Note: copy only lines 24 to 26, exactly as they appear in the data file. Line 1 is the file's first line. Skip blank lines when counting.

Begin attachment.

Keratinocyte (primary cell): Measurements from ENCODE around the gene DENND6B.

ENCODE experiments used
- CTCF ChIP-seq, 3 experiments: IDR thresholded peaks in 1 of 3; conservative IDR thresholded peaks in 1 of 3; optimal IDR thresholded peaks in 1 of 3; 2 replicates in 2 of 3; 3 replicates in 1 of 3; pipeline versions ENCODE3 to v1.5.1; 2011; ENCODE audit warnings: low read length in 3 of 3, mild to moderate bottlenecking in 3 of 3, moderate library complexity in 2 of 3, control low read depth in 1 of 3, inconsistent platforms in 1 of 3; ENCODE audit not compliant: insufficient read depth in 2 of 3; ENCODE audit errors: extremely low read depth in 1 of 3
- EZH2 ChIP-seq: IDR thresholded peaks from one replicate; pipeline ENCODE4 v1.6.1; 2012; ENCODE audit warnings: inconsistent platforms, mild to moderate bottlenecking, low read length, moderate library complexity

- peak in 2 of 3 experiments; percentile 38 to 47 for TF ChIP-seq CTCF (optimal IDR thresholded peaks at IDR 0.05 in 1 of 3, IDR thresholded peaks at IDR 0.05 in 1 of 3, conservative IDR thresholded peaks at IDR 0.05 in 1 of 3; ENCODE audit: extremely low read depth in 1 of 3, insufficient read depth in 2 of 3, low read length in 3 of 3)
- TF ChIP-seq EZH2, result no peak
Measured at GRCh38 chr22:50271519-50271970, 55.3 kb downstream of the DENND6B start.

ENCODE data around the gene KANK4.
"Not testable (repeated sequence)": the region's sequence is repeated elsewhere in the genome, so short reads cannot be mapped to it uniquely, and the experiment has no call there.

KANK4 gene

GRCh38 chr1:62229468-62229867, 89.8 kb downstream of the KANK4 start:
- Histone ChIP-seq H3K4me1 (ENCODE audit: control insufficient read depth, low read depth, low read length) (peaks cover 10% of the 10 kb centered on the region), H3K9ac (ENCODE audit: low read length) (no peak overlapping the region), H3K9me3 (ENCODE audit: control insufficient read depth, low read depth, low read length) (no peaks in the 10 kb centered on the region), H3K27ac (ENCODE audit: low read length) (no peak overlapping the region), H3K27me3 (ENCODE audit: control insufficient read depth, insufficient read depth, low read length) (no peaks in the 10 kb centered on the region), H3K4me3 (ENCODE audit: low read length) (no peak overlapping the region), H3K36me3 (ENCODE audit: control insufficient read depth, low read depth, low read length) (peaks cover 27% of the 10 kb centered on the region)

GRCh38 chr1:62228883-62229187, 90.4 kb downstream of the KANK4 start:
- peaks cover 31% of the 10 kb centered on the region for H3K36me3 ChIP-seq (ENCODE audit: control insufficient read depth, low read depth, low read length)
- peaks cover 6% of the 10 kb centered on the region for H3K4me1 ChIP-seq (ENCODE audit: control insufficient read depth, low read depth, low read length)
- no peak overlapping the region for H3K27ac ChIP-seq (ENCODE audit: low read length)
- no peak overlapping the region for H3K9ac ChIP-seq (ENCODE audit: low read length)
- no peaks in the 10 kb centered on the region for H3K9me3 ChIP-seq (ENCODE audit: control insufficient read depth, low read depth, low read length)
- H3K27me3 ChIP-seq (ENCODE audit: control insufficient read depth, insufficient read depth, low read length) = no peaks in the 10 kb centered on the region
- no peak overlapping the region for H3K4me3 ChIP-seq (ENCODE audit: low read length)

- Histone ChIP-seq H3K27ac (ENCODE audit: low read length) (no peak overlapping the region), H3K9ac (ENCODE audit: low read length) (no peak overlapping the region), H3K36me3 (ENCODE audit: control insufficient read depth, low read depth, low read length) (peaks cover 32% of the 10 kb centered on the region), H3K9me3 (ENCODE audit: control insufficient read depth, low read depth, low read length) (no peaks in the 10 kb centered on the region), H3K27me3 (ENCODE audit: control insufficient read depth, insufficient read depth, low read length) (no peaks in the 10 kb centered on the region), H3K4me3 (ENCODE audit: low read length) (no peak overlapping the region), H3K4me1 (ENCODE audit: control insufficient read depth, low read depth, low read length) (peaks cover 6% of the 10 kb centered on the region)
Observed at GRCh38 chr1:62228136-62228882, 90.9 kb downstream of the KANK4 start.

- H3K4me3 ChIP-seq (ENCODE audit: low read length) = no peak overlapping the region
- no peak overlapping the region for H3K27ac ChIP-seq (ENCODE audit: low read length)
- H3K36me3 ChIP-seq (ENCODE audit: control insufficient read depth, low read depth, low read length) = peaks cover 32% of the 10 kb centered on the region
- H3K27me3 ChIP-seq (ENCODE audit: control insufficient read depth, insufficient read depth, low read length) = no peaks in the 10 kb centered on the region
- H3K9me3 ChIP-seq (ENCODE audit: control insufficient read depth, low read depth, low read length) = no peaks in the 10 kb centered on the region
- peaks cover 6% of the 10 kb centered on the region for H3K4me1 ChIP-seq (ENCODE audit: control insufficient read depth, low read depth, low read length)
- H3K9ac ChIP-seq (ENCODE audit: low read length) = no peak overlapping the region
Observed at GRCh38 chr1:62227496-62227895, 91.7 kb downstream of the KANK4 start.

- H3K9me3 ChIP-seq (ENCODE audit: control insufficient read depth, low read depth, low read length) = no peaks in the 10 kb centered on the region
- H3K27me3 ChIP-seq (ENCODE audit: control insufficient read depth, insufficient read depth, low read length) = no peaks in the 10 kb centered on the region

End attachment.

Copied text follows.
- no peak overlapping the region for H3K27ac ChIP-seq (ENCODE audit: low read length)
- H3K36me3 ChIP-seq (ENCODE audit: control insufficient read depth, low read depth, low read length) = peaks cover 32% of the 10 kb centered on the region
- H3K27me3 ChIP-seq (ENCODE audit: control insufficient read depth, insufficient read depth, low read length) = no peaks in the 10 kb centered on the region